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Got Stress?                                  Try More Rest (Part 2)

Illustration: Person sleeping with an eye mask, speech bubbles showing time decreasing, suggesting a nap or tracking sleep duration.

By Dawn Kulesa

Now that you have a few more ideas on how to decrease your stress, it’s key to ensure you get a good night’s sleep to help your body truly rest and decompress. Getting enough rest is very important to your well-being. According to the National Institutes of Health (NIH), good sleep can protect your mental and physical health, quality of life, and safety. Poor sleep can increase the risk for health issues such as high blood pressure, heart disease, and diabetes to name a few. Lack of quality sleep can also worsen memory, increase falls or accidents, create negative feelings and put stress on relationships according to the NIH.


Sleep is a complex process. As you age, how your body sleeps does change. The National Institute on Aging notes that the amount of time sleeping decreases as a person ages, and it may be shorter and lighter than in younger adults. The following are healthy sleep habits to improve the quality of your sleep recommended by the NIH. Create a calm environment for sleeping and practice better sleep habits to improve your sleep. Get regular exercise to help ensure a good night’s sleep. However, try not to exercise within three hours of your bedtime. If you are concerned about safety when it’s dark, keep a phone on your nightstand with emergency numbers listed. Have an easy-to-reach lamp by your bed if you need to make a call in the night. It is also a good idea to have a nightlight in the hallway by your bedroom if you need to get up during the night. Ensure that you do not have throw rugs or cords in the path from your bedroom to the hallway, and bedroom to bathroom. They could be hazards for slipping or falling at night. Your bedroom should be the one room where you create a calm environment, free of junk or items associated with work stress or stress triggers in your life.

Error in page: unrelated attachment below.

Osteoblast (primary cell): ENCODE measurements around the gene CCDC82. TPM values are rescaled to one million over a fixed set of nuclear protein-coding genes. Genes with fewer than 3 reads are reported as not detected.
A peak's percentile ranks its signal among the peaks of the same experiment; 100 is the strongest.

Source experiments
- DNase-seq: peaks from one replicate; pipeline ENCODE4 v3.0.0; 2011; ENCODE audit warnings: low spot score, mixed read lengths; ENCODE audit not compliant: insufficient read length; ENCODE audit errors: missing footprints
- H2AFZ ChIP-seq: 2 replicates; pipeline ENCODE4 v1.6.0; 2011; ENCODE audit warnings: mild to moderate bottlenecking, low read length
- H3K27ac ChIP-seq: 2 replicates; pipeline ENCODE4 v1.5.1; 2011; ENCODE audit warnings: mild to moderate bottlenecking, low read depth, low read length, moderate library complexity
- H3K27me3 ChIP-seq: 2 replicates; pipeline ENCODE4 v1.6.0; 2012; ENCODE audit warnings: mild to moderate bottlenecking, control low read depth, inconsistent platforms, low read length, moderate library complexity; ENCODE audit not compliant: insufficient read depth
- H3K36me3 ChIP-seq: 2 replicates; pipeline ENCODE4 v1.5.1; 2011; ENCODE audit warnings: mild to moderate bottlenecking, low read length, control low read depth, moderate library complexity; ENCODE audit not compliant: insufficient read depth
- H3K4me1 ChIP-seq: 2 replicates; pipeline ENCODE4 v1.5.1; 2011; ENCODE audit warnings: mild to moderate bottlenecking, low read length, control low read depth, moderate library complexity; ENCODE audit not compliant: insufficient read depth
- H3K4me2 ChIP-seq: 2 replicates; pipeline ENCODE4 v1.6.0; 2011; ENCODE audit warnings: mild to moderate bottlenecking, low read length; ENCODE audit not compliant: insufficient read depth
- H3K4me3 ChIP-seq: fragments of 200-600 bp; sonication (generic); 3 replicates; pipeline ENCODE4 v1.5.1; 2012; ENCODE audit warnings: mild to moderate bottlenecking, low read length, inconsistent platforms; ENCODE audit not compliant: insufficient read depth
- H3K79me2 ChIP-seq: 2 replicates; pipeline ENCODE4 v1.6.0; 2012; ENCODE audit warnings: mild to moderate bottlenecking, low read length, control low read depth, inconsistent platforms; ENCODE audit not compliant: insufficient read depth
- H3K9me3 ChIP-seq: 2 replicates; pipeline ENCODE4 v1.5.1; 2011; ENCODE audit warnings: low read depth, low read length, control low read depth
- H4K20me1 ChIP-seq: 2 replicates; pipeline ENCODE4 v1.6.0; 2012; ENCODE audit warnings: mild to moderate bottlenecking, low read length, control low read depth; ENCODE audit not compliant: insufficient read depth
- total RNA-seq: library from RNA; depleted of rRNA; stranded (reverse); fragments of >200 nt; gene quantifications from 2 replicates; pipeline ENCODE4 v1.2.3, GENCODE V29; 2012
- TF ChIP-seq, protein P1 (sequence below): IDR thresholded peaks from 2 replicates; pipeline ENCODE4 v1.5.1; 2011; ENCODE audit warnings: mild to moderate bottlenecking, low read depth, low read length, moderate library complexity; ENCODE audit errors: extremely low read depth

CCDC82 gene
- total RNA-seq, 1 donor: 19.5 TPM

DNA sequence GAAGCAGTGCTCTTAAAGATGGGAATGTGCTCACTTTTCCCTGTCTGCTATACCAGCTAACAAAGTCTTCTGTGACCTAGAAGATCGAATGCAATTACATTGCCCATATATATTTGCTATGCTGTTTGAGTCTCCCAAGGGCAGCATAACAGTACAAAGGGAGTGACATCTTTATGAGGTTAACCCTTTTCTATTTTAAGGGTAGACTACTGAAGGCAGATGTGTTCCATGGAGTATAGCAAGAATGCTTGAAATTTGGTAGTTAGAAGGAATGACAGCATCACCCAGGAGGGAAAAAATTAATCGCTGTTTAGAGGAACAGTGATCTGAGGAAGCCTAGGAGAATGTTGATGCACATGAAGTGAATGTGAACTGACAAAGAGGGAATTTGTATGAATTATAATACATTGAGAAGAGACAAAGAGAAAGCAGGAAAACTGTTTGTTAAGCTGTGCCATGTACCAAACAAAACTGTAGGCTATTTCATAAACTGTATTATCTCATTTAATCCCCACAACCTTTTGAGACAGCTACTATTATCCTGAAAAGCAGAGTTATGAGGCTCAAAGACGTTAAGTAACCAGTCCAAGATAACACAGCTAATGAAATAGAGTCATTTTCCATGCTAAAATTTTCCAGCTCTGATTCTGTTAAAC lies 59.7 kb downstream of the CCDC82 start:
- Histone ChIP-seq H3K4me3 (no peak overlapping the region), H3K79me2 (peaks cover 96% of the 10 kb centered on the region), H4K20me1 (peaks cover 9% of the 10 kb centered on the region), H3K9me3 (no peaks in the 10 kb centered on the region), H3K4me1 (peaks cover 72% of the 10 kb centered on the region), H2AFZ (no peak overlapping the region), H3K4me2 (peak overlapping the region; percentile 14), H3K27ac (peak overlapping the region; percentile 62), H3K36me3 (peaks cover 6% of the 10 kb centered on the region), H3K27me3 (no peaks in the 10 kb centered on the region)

If you have to work in your bedroom, divide your bed from your work area with a screen so you are not facing any stressful reminders from your bed when you go to sleep. Find ways to relax before bedtime each night. Create a calming routine before you sleep such as listening to peaceful music or reading an inspiring book. Try to follow a regular schedule going to sleep at the same time each day and getting up at the same time, even on weekends or when traveling. Keep your room at a comfortable temperature for sleeping: not too cold or hot.


Remove some of the culprits that may be stealing sleep like taking a nap in the late afternoon or early evening.

Napping can have a negative impact on trying to go to sleep at your routine time. Also, having caffeine such as coffee, tea, or chocolate, late in the afternoon, can disrupt your sleep schedule as caffeine can keep you awake at night. Try to avoid eating large meals within two to three hours of your bedtime, and minimize drinking alcohol, even in small amounts, before you go to sleep.


In our 24/7 instant electronic access to information, using a cell phone, computer or tablet in the bedroom can be disruptive to sleep. Watching television in the bedroom right before sleep can also interrupt your sleep routine.


If you feel tired all the time, and feel unable to do your usual activities for more than two to three weeks, consult your doctor who can assess if you have a medical condition impacting your sleep and treat you to improve your sleep if you have a sleep disorder.


Wishing you restful sleep and sweet dreams!


(Dawn Kulesa is a Master of Social Work and board member of The Cambria Community Healthcare District)